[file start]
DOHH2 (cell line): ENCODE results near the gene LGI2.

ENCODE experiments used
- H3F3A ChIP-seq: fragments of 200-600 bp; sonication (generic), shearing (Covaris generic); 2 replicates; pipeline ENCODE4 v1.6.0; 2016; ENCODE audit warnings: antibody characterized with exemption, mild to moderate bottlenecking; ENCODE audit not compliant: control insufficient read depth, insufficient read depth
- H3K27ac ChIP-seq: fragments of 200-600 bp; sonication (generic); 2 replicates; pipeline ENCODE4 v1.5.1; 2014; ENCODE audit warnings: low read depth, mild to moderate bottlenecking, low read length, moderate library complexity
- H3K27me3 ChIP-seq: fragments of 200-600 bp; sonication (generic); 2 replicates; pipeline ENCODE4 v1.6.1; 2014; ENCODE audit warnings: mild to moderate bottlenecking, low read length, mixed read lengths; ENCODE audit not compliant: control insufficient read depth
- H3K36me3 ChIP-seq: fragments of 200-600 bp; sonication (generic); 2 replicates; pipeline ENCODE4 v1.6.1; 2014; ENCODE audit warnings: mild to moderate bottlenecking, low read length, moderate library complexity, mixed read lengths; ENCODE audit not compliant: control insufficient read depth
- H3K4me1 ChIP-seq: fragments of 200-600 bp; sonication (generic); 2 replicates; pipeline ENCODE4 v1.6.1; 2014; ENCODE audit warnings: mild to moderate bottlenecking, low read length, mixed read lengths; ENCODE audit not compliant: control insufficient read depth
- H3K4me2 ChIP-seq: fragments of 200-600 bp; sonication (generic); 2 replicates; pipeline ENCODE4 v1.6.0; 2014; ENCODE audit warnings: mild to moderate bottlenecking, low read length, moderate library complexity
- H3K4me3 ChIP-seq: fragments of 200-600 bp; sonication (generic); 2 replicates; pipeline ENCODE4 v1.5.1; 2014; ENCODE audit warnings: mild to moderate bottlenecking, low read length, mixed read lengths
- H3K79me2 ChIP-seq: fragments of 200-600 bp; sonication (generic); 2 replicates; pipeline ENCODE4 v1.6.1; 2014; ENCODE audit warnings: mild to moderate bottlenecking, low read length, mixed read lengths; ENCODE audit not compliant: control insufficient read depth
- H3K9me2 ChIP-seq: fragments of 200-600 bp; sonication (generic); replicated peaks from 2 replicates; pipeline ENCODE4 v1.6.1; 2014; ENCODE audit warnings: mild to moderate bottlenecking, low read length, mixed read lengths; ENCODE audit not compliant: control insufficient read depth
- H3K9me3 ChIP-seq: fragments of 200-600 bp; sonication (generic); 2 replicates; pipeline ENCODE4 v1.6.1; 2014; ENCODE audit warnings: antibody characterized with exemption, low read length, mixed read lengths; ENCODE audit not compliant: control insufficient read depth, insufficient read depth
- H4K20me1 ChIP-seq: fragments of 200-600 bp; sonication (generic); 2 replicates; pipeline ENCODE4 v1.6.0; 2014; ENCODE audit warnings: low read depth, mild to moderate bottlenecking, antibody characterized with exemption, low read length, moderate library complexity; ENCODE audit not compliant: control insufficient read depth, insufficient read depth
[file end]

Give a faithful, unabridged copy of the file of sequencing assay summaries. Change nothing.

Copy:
DOHH2 (cell line): ENCODE results near the gene LGI2.

ENCODE experiments used
- H3F3A ChIP-seq: fragments of 200-600 bp; sonication (generic), shearing (Covaris generic); 2 replicates; pipeline ENCODE4 v1.6.0; 2016; ENCODE audit warnings: antibody characterized with exemption, mild to moderate bottlenecking; ENCODE audit not compliant: control insufficient read depth, insufficient read depth
- H3K27ac ChIP-seq: fragments of 200-600 bp; sonication (generic); 2 replicates; pipeline ENCODE4 v1.5.1; 2014; ENCODE audit warnings: low read depth, mild to moderate bottlenecking, low read length, moderate library complexity
- H3K27me3 ChIP-seq: fragments of 200-600 bp; sonication (generic); 2 replicates; pipeline ENCODE4 v1.6.1; 2014; ENCODE audit warnings: mild to moderate bottlenecking, low read length, mixed read lengths; ENCODE audit not compliant: control insufficient read depth
- H3K36me3 ChIP-seq: fragments of 200-600 bp; sonication (generic); 2 replicates; pipeline ENCODE4 v1.6.1; 2014; ENCODE audit warnings: mild to moderate bottlenecking, low read length, moderate library complexity, mixed read lengths; ENCODE audit not compliant: control insufficient read depth
- H3K4me1 ChIP-seq: fragments of 200-600 bp; sonication (generic); 2 replicates; pipeline ENCODE4 v1.6.1; 2014; ENCODE audit warnings: mild to moderate bottlenecking, low read length, mixed read lengths; ENCODE audit not compliant: control insufficient read depth
- H3K4me2 ChIP-seq: fragments of 200-600 bp; sonication (generic); 2 replicates; pipeline ENCODE4 v1.6.0; 2014; ENCODE audit warnings: mild to moderate bottlenecking, low read length, moderate library complexity
- H3K4me3 ChIP-seq: fragments of 200-600 bp; sonication (generic); 2 replicates; pipeline ENCODE4 v1.5.1; 2014; ENCODE audit warnings: mild to moderate bottlenecking, low read length, mixed read lengths
- H3K79me2 ChIP-seq: fragments of 200-600 bp; sonication (generic); 2 replicates; pipeline ENCODE4 v1.6.1; 2014; ENCODE audit warnings: mild to moderate bottlenecking, low read length, mixed read lengths; ENCODE audit not compliant: control insufficient read depth
- H3K9me2 ChIP-seq: fragments of 200-600 bp; sonication (generic); replicated peaks from 2 replicates; pipeline ENCODE4 v1.6.1; 2014; ENCODE audit warnings: mild to moderate bottlenecking, low read length, mixed read lengths; ENCODE audit not compliant: control insufficient read depth
- H3K9me3 ChIP-seq: fragments of 200-600 bp; sonication (generic); 2 replicates; pipeline ENCODE4 v1.6.1; 2014; ENCODE audit warnings: antibody characterized with exemption, low read length, mixed read lengths; ENCODE audit not compliant: control insufficient read depth, insufficient read depth
- H4K20me1 ChIP-seq: fragments of 200-600 bp; sonication (generic); 2 replicates; pipeline ENCODE4 v1.6.0; 2014; ENCODE audit warnings: low read depth, mild to moderate bottlenecking, antibody characterized with exemption, low read length, moderate library complexity; ENCODE audit not compliant: control insufficient read depth, insufficient read depth